The Iceland Ring Road: Part I


I took an eight-day drive with my wife and partner Sarah around Iceland’s famous and rugged Ring Road. It was like a weeklong movie filled with mountains, swamp gas, lucid dreams and horsemeat.

In these posts, I explain how we did it and what we saw along the way.


For the past few years Sarah and I spent a lot of time on regional travel throughout the U.S., but armed with better jobs and more stability, we decided last November that our travel plans for 2016 would focus on one trip: Iceland.

I’ve always wanted to visit and finally had the resources to do it, so I set up ticket alerts on AirfareWatchdog and waited. Round trips averaged around $1,100 per person from Chicago, so the minute I saw tickets drop to around $600 in January, I jumped. We would depart Chicago late afternoon on Tuesday, May 17, with a short layover at JFK. The 5-hour flight from New York to Keflavík International Airport (Keflavíkurflugvöllur, the first of many unpronounceable words) got us in first thing in the morning May 18. We would head back to Chicago early morning Thursday, May 26, giving us eight full days.

High tourism season in Iceland runs from June to August. For a country of about 320,000 handling an annual tourist load of 1.3 million, that’s some high margins. By traveling in May, we had decent spring weather (sunny or partly cloudy and averaging 50°F most of the time) and room to breathe. We also had roughly 20 hours of daylight every day.

Outside of manufacturing, fishing, agriculture and some R&D-based fields, tourism is one of Iceland’s leading industries. It’s easy to get overwhelmed with the options. Thanks to suggestions from Lonely Planet’s Guide to Iceland, we decided a self-guided road trip around the Ring Road would be the best fit. It got us out of Reykjavik and the overtouristed sites of the surrounding Golden Circle and gave us the flexibility to explore on our own time.


The 830-mile Ring Road, or Route 1, was originally completed in 1974. At the road’s average speed of 90km per hour (56ish mph), you could make the whole drive in about 17 hours. Bu most people suggest 7-10 days, because there’s so much to see: lava fields, glaciers, mountains, pastures, parks, towns, geothermal pools, scenes from The Secret Life of Walter Mitty. But even if you had two months on the road, you’d still not be able to see it all.

Screen Shot 2016-05-29 at 2.34.40 PM

Because much of central Iceland—the Highlands—is uninhabited (and uninhabitable), the Ring Road connects most of the island’s populated areas, meaning that road trippers have easy access to all shades of Icelandic culture: white, whiter, whitest.

People also suggest having 4wd to get around Iceland. I could have done that, but then I wouldn’t have been able to drive a Ford Focus.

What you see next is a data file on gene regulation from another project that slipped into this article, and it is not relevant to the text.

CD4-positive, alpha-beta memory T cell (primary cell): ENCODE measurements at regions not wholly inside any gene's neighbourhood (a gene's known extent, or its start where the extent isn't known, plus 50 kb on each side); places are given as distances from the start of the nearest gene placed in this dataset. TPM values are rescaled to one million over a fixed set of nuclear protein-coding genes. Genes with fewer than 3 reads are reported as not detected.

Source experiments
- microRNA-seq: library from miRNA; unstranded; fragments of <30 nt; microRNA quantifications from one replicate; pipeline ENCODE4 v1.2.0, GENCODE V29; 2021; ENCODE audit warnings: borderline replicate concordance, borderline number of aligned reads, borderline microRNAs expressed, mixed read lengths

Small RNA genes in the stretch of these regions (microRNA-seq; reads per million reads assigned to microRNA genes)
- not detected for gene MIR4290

A 4×4 would have been nice, but despite what everything on the internet tells you, you don’t need one to drive the Ring Road outside of winter. Even the unpaved portions are navigable. I was passing drivers in bigger, stronger cars on gravel. No issues on the single-lane bridges, blind hills, or mountain roads. And the Focus even took me through a snowstorm in the mountains in the Northeast without skipping a beat. So, one point for Ford, bringing their current score to -999,999,999.

With insurance the car rental came to around $700, and at around $7 per gallon, gas wasn’t cheap either. But there were plenty of roadside picnic tables to enjoy granola bars and PB&Js along the way, made mostly with supplies from Bonus, Iceland’s Aldi.


We charted a path counterclockwise around the Ring Road and set up our trip like this:

Even though we were visiting before peak season, we pre-booked everything, including the whale watching tour. It’s what happens when you have two Type A personalities playing travel agent. There were a lot of spreadsheets and Google Docs.


Every road trip needs a soundtrack. For Iceland it made sense to go psychedelic:


  • For all our purchases we used a Venture card, from Capital One. It has no international fees, and even the most remote towns and gas stations use credit cards. If we’d been paying fees, our wallets would have had new assholes.
  • Tourists in Iceland are mostly retired Europeans or American Millennials with no kids. At least half the people on our flight to KEF looked like us: GoPros, Osprey backpacks, hiking boots, wool socks, trying to ignore our student debt.
  • In addition to their native language, almost everyone in Iceland also speaks English. Best to stick to that, unless you want to get laughed at for trying your hand at Icelandic, which is also the closest existing language to the original Norse. There are 32 letters in the Icelandic alphabet, some with sounds that don’t exist in English. Remember in 2010 when the volcano erupted? It has a name, but it’s easier to say “that volcano in Iceland” than it is to say Eyjafjallajökull.

Now check out the next post to see what we saw and ate on the road. (Trigger warning: contains horse fillet.)

By Ben van Loon

Writer, Researcher, Chicagoan

Leave a comment

Fill in your details below or click an icon to log in: Logo

You are commenting using your account. Log Out /  Change )

Facebook photo

You are commenting using your Facebook account. Log Out /  Change )

Connecting to %s